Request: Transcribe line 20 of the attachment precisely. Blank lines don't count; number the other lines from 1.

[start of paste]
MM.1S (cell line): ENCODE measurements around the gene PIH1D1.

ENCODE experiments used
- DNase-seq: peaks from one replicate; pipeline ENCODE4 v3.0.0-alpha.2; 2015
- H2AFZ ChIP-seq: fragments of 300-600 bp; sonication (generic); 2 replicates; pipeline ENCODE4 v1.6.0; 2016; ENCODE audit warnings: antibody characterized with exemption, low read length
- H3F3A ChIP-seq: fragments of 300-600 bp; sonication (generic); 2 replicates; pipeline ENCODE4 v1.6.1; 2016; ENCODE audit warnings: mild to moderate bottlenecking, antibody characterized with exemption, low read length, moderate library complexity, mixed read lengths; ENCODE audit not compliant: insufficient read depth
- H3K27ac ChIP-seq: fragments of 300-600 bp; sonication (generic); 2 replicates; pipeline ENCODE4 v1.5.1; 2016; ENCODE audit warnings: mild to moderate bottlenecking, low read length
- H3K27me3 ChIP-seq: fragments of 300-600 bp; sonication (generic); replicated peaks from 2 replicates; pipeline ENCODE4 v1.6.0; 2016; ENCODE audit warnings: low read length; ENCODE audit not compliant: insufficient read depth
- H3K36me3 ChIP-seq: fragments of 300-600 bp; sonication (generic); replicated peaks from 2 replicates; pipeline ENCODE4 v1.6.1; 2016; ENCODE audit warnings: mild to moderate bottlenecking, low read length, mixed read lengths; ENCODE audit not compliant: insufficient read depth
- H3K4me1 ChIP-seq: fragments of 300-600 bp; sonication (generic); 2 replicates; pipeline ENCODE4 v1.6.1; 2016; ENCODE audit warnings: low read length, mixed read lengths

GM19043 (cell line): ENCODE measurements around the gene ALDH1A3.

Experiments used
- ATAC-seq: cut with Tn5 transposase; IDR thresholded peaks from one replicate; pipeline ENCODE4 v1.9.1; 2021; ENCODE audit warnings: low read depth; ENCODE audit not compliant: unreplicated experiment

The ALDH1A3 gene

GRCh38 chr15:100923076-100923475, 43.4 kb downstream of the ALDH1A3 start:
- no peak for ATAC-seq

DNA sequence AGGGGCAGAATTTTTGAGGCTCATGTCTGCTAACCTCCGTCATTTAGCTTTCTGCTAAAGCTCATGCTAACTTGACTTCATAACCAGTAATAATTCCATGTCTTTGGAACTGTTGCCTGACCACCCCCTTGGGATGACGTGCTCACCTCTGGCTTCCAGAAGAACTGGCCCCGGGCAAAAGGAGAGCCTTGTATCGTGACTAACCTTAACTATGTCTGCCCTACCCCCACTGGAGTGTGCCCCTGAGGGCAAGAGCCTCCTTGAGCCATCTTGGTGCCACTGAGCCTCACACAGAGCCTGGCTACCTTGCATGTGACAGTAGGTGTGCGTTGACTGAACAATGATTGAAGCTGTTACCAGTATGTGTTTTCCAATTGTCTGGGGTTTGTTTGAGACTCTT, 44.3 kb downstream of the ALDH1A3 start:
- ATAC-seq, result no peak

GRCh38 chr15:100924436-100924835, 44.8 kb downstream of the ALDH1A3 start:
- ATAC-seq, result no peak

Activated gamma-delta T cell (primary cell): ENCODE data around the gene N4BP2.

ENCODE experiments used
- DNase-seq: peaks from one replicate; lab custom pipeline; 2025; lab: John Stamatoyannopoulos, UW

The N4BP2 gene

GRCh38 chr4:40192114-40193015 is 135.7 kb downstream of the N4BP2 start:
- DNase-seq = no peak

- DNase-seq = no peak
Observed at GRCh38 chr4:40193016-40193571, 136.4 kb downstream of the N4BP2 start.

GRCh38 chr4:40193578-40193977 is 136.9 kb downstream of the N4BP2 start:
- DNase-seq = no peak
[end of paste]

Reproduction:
Activated gamma-delta T cell (primary cell): ENCODE data around the gene N4BP2.